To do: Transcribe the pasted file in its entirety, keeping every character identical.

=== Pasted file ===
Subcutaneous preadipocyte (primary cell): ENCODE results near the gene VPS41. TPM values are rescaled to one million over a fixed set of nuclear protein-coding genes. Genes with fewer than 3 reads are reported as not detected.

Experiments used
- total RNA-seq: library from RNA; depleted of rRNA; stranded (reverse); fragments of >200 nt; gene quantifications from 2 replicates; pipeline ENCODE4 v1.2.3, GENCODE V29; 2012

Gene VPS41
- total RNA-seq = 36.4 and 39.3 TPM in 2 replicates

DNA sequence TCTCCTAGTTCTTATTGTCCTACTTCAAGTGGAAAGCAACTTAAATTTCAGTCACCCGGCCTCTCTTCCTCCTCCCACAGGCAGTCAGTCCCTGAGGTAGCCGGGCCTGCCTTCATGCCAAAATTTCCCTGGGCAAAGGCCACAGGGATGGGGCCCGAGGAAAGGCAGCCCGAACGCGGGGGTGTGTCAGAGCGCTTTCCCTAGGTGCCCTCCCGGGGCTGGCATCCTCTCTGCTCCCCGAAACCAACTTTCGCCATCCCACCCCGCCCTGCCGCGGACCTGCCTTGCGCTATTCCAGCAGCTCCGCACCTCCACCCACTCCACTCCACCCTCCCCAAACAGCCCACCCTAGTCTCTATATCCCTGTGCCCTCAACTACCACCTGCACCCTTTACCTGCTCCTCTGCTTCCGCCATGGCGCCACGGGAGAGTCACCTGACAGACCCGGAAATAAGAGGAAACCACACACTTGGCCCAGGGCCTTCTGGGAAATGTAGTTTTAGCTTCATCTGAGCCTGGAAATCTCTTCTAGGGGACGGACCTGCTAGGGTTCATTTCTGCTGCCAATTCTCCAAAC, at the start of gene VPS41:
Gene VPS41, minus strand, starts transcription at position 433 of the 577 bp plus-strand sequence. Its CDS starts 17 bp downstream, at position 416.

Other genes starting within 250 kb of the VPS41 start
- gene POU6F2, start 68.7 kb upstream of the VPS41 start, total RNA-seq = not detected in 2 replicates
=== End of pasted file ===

Subcutaneous preadipocyte (primary cell): ENCODE results near the gene VPS41. TPM values are rescaled to one million over a fixed set of nuclear protein-coding genes. Genes with fewer than 3 reads are reported as not detected.

Experiments used
- total RNA-seq: library from RNA; depleted of rRNA; stranded (reverse); fragments of >200 nt; gene quantifications from 2 replicates; pipeline ENCODE4 v1.2.3, GENCODE V29; 2012

Gene VPS41
- total RNA-seq = 36.4 and 39.3 TPM in 2 replicates

DNA sequence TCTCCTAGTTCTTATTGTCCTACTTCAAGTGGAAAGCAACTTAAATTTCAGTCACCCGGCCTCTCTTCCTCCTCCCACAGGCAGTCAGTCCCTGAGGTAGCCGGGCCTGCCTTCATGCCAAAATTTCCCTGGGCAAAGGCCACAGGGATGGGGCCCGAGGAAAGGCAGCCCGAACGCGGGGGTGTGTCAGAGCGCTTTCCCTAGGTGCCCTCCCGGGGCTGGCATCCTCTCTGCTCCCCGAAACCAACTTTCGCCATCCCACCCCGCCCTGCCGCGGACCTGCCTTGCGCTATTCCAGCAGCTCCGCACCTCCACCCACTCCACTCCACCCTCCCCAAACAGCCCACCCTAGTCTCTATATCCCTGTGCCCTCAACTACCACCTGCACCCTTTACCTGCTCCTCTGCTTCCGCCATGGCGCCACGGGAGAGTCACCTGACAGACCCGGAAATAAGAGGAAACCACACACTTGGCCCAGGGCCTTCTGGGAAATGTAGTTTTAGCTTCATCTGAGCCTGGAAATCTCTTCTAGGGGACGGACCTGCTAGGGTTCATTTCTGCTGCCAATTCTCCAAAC, at the start of gene VPS41:
Gene VPS41, minus strand, starts transcription at position 433 of the 577 bp plus-strand sequence. Its CDS starts 17 bp downstream, at position 416.

Other genes starting within 250 kb of the VPS41 start
- gene POU6F2, start 68.7 kb upstream of the VPS41 start, total RNA-seq = not detected in 2 replicates